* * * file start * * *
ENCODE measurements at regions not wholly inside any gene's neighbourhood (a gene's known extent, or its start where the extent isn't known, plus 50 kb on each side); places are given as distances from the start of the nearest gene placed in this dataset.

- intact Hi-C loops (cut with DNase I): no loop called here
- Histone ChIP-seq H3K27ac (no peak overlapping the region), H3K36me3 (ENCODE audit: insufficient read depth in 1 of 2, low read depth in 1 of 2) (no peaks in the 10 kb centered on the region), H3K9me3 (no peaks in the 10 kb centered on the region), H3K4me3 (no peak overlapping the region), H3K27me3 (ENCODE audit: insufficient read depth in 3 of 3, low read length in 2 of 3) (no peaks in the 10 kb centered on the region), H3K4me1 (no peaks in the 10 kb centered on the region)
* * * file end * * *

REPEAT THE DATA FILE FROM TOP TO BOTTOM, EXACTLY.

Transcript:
ENCODE measurements at regions not wholly inside any gene's neighbourhood (a gene's known extent, or its start where the extent isn't known, plus 50 kb on each side); places are given as distances from the start of the nearest gene placed in this dataset.

- intact Hi-C loops (cut with DNase I): no loop called here
- Histone ChIP-seq H3K27ac (no peak overlapping the region), H3K36me3 (ENCODE audit: insufficient read depth in 1 of 2, low read depth in 1 of 2) (no peaks in the 10 kb centered on the region), H3K9me3 (no peaks in the 10 kb centered on the region), H3K4me3 (no peak overlapping the region), H3K27me3 (ENCODE audit: insufficient read depth in 3 of 3, low read length in 2 of 3) (no peaks in the 10 kb centered on the region), H3K4me1 (no peaks in the 10 kb centered on the region)